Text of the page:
The fight by the Tokuma family to stop the government from evicting them from Sogi has reached the Supreme Court.
The family is seeking an interim order from the Supreme Court to stop the government from ordering them off the land they claim is rightfully theirs.
In the Supreme Court yesterday, the matter was scheduled for mention.
But the parties were called into Chambers by the Chief Justice, His Honour Patu Tiava’asue Falefatu Sapolu.
Representing the descendants of Turore Tokuma is lawyer, Pau Tafaogalupe Mulitalo, Unasa Iuni Sapolu and Leali’ifano Dr. Iopu Tanielu.
Tafailagi Peniamina and Ryan Masinalupe of the Attorney General’s Office represented the Samoa Land Corporation and the Ministry of Public Enterprises in the matter.
Outside Court, Pau said a motion for orders was discussed in Chamber and a declaration that the land is occupied by the Tokuma family.
One of the interim orders sought is to stop government from relocating the Tokuma family from their land at Sogi until substantive proceedings on the motion are concluded.
The second interim order is to stop S.L.C. and any other government agents or staff from interfering directly or indirectly with members of the Tokuma family regarding surveying and evaluation works or any other matters related to land.
The matter has been further adjourned for mention on 24th October next week.
According to Pau, the Ministry of Public Enterprises is one of the respondents because it is in charge of all the public bodies and in relation to other development that involves land in Sogi.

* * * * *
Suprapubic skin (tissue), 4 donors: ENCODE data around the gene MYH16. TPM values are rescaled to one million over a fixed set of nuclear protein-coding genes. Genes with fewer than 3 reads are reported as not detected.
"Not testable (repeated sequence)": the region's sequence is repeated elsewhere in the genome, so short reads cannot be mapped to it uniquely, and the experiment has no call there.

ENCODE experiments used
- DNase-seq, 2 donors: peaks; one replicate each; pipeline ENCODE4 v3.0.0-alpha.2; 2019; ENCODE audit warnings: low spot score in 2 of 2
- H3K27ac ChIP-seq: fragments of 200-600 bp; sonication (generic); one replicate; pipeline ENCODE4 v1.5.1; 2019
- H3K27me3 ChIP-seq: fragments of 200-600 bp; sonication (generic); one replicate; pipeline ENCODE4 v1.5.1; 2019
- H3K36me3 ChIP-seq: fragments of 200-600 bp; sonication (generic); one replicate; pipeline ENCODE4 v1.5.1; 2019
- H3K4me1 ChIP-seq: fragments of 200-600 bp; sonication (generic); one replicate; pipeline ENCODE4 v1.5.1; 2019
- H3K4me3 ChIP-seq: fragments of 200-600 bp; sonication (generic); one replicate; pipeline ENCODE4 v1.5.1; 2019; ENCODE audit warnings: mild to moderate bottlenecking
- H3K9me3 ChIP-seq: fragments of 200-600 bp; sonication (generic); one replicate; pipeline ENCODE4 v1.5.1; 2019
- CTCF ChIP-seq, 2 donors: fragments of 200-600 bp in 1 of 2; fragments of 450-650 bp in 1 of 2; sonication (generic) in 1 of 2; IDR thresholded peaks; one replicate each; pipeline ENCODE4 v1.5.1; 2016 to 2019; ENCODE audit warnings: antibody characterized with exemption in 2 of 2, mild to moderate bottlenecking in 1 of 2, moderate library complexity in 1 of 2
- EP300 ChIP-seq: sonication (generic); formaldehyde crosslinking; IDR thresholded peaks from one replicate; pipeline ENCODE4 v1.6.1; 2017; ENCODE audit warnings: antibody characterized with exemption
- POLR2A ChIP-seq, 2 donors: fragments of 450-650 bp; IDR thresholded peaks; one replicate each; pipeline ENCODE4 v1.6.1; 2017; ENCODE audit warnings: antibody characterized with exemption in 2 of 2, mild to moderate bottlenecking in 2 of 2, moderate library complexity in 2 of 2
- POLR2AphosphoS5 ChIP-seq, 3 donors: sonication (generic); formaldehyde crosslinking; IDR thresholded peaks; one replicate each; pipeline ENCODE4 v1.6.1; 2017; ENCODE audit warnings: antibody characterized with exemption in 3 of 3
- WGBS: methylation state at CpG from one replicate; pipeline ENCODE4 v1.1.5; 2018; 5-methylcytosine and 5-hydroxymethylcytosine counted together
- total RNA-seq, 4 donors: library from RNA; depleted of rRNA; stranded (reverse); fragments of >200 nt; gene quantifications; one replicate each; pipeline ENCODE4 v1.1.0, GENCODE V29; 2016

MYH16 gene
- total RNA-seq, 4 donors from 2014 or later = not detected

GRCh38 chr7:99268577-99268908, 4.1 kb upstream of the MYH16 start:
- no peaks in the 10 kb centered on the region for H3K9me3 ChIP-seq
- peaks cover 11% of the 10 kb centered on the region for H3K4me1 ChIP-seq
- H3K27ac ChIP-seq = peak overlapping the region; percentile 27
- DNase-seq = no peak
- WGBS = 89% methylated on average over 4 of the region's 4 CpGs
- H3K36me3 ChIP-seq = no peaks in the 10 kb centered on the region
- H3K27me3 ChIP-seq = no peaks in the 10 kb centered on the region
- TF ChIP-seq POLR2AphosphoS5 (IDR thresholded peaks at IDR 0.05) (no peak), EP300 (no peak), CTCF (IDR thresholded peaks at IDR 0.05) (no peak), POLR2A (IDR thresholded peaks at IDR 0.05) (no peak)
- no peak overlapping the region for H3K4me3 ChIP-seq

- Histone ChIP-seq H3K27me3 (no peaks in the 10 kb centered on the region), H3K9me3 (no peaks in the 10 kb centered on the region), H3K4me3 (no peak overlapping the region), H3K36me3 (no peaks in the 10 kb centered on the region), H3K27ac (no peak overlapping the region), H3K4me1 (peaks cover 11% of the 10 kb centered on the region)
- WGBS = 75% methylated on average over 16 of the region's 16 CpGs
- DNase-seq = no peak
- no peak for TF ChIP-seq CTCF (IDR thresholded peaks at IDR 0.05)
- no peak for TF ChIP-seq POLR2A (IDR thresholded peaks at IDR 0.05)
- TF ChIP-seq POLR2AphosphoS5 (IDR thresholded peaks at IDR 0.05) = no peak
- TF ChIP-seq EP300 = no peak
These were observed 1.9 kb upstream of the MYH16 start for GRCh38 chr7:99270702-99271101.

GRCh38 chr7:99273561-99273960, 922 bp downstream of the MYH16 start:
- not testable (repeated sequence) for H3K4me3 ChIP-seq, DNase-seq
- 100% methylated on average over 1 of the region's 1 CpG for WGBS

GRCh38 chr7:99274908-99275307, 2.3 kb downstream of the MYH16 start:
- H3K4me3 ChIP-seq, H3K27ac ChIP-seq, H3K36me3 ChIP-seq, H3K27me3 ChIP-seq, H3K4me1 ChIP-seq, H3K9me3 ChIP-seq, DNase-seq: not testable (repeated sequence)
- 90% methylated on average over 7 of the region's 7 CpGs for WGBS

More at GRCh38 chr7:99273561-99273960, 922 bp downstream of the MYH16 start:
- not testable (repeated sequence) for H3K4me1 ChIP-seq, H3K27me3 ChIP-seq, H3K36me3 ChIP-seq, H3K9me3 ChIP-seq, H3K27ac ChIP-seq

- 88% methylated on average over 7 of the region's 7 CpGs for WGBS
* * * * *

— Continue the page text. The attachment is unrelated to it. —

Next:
The Tokuma family claims that the land they live on now in Sogi was gifted to their predecessor Turore Tokuma by the then Commissioner of Crown Estates of Samoa who was also the Public Trustee and a member of the Legislative Council of Samoa, the late Percival Ernest Patrick in the 1920s.
Turore Tokuma was a driver and was treated as a member of the household of Mr. Patrick.
The family also claims the gifted land they now occupy was given to their predecessor and his wife and children in recognition of his “service, loyalty and compensation for the execution that almost killed Mr Tokuma for the crime he did not commit”.
The Tokuma family is arguing that their continuous occupation of the same land was endorsed by the first Prime Minister of Samoa, Mataafa Fiame Mulinu’u.
“The deed through his words reaffirmed lawful ownership and occupation of the land by the Tokuma family when Mataafa said “your mother and children can live on the land where you are now as the government cannot afford to pay your father”,” claim the family.